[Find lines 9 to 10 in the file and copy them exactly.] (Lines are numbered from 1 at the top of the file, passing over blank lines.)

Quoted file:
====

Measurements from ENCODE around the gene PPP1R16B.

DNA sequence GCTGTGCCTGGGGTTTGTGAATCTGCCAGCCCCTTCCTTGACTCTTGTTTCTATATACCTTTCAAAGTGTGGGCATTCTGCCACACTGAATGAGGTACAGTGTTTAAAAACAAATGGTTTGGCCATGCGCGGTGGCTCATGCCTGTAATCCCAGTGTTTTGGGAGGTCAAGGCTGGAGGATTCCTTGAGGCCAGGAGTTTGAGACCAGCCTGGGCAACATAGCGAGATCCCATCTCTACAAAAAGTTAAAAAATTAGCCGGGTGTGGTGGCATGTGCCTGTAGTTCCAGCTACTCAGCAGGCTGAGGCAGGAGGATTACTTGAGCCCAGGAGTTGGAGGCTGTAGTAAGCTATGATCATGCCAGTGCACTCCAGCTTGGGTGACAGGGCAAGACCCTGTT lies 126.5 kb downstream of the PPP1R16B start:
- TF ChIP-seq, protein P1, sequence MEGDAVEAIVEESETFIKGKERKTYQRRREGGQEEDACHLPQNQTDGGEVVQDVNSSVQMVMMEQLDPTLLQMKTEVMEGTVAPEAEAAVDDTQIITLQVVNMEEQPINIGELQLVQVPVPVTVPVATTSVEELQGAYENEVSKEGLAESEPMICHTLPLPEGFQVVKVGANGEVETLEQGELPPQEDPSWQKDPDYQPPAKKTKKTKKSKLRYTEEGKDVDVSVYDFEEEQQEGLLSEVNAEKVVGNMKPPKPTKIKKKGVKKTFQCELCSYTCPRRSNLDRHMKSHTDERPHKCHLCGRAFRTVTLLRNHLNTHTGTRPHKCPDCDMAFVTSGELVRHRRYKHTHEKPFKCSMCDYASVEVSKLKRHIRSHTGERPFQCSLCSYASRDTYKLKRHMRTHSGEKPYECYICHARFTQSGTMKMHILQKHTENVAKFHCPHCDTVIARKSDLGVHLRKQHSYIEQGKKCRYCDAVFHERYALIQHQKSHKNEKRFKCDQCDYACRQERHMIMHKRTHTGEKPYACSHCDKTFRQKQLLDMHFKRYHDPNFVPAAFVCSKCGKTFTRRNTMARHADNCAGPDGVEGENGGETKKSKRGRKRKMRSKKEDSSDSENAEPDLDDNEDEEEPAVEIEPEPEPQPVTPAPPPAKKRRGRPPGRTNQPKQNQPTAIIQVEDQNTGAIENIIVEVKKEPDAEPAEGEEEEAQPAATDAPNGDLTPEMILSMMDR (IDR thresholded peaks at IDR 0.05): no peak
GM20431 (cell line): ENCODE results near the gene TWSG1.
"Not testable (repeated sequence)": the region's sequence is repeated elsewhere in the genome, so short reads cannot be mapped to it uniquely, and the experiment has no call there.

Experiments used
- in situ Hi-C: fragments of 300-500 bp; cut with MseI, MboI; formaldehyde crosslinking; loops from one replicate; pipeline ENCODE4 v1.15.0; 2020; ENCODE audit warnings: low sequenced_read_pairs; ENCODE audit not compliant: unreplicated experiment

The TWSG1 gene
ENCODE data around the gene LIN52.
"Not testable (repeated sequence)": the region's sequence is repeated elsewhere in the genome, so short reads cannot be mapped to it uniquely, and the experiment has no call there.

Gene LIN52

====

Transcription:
ENCODE data around the gene LIN52.
"Not testable (repeated sequence)": the region's sequence is repeated elsewhere in the genome, so short reads cannot be mapped to it uniquely, and the experiment has no call there.